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Continuing the debate at Sydney yesterday,

Mr Symons (South Australia) said he was willing to give way in everything down to the bare essentials of their existence as & separate State, but equal representation was essential.

Mr Isaacs (Victoria) explained the action of the Victorian Legislature in adopting equal representation. His colony would not assent to equal representation unless accompanied by certain other principles, so as to secure in the last resort that the larger should not be dominated by the smaller States. He supported equal representation, which was justified by expediency, but did not commit Victoria to the doctrine. Without it he recognised that the smaller States would not join. Mr Deakin (Victoria) believed that the people need have no hesitation in trusting themselves to the Constitution proposed by the Bill.

Mr Barton (New South Wales) saw nothing in the debate to cause him to change his views as to the vote ho gave at Adelaide in favor of the proposal in the BilL Mr Lyne (New South Wales) thought the whole question whether there should be federation or not centred round the subject under the debate. The majority held by the small States at Adelaide tended to their demanding ezeessive rights. It was absolutely illogical that the small States should dominate New South Wales and Victoria. Those who demanded equal representation were going the right way to destroy the chance of federating the people. New South Wales would not accept such a principle, and it was not likely there would be any federation -without the colony of New South Wales.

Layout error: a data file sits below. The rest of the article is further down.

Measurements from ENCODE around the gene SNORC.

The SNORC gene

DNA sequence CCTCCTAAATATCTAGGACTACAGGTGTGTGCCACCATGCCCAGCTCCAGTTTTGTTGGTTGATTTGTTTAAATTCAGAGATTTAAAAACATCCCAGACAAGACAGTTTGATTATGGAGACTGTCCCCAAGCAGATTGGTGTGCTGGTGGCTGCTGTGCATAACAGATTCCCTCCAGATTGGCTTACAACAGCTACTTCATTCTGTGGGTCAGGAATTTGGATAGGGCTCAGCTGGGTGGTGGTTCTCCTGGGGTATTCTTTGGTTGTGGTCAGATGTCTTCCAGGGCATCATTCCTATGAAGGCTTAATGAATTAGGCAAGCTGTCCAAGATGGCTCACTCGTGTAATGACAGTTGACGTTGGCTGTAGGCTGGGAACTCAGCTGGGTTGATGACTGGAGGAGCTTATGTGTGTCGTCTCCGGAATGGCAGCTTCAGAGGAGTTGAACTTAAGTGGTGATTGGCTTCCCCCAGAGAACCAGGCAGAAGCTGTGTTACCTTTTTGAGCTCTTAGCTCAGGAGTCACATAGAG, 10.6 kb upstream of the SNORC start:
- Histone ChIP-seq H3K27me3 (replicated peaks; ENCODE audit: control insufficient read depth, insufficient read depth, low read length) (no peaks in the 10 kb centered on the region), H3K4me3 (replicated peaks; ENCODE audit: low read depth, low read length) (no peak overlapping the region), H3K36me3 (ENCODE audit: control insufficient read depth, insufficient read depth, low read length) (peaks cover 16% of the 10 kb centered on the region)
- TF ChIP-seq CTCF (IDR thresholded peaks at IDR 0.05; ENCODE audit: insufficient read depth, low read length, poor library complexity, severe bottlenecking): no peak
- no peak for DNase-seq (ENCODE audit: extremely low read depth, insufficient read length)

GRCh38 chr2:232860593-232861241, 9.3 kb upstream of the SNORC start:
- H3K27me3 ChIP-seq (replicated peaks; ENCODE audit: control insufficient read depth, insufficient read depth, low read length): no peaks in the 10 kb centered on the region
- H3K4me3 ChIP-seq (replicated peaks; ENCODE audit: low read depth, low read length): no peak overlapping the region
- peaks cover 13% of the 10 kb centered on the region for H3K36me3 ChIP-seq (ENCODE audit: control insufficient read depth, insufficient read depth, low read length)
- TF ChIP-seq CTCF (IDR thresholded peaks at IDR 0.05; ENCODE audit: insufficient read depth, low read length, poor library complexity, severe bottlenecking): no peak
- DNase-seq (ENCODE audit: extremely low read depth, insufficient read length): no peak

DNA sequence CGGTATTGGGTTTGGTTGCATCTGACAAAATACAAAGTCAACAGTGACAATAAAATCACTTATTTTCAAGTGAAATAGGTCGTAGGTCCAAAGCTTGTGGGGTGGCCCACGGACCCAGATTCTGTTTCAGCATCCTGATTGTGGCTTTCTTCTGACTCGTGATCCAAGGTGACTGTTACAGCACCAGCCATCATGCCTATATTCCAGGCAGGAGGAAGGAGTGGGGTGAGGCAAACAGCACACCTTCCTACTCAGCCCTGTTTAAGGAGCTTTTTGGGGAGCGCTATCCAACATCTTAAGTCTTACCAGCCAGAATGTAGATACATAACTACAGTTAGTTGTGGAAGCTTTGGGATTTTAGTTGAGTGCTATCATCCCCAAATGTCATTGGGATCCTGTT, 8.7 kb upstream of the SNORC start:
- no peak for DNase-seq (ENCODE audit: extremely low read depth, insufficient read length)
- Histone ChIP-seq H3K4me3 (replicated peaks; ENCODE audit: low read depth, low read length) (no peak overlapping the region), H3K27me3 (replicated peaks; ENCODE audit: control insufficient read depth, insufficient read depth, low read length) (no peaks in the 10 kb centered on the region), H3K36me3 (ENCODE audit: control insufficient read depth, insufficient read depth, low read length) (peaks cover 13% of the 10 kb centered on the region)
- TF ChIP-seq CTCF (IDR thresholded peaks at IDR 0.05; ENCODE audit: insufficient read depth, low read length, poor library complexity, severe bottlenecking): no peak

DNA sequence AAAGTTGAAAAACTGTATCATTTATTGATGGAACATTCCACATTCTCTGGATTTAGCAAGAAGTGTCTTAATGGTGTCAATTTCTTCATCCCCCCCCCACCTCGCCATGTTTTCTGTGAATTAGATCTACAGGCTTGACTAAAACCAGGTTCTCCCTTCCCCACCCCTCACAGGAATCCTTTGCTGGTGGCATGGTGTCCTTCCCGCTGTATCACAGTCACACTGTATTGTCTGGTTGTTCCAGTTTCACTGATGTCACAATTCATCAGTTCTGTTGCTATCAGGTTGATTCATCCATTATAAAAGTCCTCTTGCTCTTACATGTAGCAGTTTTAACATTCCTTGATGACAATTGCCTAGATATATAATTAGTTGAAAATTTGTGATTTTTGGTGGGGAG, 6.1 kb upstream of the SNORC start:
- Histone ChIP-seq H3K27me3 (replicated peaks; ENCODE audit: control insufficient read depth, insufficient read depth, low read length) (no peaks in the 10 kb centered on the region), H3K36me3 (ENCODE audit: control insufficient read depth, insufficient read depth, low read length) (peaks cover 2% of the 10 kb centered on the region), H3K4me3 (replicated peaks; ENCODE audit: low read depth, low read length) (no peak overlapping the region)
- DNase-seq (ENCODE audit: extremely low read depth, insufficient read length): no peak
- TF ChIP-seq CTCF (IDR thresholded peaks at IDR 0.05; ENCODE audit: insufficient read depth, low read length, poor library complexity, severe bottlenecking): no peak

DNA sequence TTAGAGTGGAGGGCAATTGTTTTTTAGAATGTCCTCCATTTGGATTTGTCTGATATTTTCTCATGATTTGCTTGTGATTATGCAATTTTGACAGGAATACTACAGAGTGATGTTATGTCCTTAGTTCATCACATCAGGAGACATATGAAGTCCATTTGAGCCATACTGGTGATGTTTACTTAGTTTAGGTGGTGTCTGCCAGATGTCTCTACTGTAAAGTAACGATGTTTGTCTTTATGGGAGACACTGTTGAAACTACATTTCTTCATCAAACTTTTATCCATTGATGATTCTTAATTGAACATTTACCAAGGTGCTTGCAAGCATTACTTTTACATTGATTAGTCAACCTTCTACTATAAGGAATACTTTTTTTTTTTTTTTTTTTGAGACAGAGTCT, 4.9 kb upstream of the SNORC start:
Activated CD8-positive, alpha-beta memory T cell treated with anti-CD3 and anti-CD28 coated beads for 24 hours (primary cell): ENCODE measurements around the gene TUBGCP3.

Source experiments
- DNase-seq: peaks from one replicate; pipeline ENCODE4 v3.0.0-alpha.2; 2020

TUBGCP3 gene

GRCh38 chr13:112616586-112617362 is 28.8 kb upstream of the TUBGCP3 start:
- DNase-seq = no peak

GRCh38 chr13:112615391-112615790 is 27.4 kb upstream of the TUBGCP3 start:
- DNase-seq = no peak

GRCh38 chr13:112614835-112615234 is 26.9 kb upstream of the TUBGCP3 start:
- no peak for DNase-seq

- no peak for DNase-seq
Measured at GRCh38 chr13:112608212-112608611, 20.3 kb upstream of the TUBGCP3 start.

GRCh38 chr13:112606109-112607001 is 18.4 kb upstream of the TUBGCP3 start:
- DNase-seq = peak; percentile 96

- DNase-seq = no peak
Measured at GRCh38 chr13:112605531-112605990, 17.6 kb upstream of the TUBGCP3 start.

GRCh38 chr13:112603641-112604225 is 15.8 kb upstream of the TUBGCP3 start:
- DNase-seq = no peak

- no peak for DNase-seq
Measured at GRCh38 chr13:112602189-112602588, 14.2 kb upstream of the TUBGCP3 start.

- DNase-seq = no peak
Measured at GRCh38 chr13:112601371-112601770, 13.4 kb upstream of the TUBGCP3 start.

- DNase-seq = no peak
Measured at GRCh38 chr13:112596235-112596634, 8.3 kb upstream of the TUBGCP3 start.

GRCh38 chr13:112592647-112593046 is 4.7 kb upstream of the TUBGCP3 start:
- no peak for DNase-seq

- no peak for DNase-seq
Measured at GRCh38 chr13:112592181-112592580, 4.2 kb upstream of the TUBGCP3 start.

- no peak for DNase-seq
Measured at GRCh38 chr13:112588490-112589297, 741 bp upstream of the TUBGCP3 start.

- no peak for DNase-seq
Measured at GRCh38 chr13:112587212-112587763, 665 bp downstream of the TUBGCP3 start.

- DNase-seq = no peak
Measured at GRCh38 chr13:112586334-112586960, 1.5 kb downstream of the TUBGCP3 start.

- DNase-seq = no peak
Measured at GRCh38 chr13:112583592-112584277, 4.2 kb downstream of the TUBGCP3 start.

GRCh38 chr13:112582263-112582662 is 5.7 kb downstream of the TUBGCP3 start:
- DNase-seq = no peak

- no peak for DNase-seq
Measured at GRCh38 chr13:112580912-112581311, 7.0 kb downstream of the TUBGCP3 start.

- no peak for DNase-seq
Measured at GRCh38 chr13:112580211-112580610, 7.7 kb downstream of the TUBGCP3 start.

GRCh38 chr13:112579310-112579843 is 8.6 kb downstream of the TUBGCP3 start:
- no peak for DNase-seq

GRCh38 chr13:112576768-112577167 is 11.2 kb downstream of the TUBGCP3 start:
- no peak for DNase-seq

On a division, equal representation of the Stales was affirmed by 41 votes to 5, the noes being. Messrs Carruthera and Lyne (New South Wales), Sir G. Berry, Messrs Higgins and Trenwith (Victoria).

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Bibliographic details

THE FEDERAL CONVENTION., Issue 10417, 11 September 1897

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THE FEDERAL CONVENTION. Issue 10417, 11 September 1897

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